We all know about the famous verses at Surat Al-Kahf, 23 - 24:

وَلَا تَقُولَنَّ لِشَيْءٍ إِنِّي فَاعِلٌ ذَٰلِكَ غَدًا
And do not say of anything: Surely I will do it tomorrow,

إِلَّا أَن يَشَاءَ اللَّهُ
Except [when adding], "If Allah wills."

While this is mentioned in the Quran, does it really mean it is obligatory? Or is it just a warning which should get us out of the bad habit of saying I will do so and so and being absolute confident about the future?

Is saying "in sha Allah" on every intended act obligatory?

In this Arabic fatwa it seems to explain that it is mustahab (recommended), and not wajib:

ولكن ذلك ليس بواجب. وبالتالي فلا لوم في تركه
But that is not Wajib, therefore there is no blame for leaving it.

I do not find any backups of the claim that it is not wajib in their text. They just say it isn't.


1 Answer 1


Firstly, I honestly appreciate your nice informative/applicable query whose at least benefit can be this that they should be aware that whatever they do (will do) is relevant the will of Allah …

Secondly, in regards to your sensitive inquiry, based on my research/perception, such using of this verb “… do not say of anything … Except if Allah wills” doesn’t indicate the Wojub (being Wajib/mandatory) of saying this phrase (ان شاءالله) by tongue, whereas its main goal is showing that we should not being confident of doing our act for the future (and even currently) without noting that performing everything is completely relevant to the will of Allah, otherwise the action/errand won’t be complete/done.

In fact, it wants to teach us regarding the truth (hidden) aspect of the issue (and being aware of that), not being wajib in using that phrase orally. And actually it emphasizes on the politness of monotheism (as a fact that we always ought to regard that.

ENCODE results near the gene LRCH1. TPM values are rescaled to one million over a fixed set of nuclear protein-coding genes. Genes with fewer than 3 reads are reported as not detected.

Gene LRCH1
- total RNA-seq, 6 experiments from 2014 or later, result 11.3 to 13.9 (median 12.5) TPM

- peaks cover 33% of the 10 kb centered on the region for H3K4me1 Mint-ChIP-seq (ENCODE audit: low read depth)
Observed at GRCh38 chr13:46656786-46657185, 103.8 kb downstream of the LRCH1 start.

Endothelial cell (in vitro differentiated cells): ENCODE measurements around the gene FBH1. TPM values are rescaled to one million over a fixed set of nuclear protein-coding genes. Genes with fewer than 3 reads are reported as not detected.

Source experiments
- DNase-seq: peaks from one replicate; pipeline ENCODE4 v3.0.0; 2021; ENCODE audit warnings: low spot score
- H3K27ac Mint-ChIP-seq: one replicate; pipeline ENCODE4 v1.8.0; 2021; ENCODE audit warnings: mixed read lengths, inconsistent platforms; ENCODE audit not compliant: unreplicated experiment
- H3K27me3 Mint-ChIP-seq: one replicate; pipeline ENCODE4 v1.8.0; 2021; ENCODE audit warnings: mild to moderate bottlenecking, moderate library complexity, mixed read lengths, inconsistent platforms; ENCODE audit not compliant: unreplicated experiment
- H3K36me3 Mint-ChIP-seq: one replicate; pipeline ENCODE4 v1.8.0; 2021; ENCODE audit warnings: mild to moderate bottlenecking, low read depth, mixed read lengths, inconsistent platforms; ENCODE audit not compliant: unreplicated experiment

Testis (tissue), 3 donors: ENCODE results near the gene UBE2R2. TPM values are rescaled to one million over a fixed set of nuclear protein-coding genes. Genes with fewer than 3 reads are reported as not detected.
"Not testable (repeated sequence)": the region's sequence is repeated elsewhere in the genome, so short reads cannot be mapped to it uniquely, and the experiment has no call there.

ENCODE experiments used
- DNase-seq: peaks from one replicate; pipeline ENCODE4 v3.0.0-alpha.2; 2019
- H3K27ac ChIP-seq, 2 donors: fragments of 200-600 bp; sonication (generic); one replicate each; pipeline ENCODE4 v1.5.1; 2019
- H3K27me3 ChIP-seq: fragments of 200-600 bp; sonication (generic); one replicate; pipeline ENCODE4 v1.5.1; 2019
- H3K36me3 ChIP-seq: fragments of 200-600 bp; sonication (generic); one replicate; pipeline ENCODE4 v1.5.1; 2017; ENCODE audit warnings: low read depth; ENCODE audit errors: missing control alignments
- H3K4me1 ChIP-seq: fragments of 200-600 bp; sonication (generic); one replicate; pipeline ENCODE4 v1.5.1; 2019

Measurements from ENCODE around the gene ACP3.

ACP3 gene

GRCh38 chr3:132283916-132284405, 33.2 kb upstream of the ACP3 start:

Eventually, let me fulfill my response by giving an example (which can be related to our discussion, at least from an aspect), which hopefully might the answer more clarified for you:

For instance, you as the father of your son (as an advice) tell him to say Salam/hello whenever he visits his friends/relatives, BUT:

It doesn’t mean that it is wajib for him to say that, but it can be regarded as a recommended practice which indicates the politeness of him, otherwise it doesn’t mean that he has done a sin by forgetting (not saying) that.

As a conclusion, such using of words/phrase in that Ayah seems to be related to emphasizing of monotheism politeness (and being aware about the will of Allah in performing everything/everytime -as much as possible-) but it doesn't mean that it is Wajib to say so.

Albeit my answer might be incomplete, but God willing it helps you to some extent. Of course, there seems to be a complete persuasive answer in the following link (that used it somewhat as my reference), but, unfortunately I found it just in Persian (Farsi):


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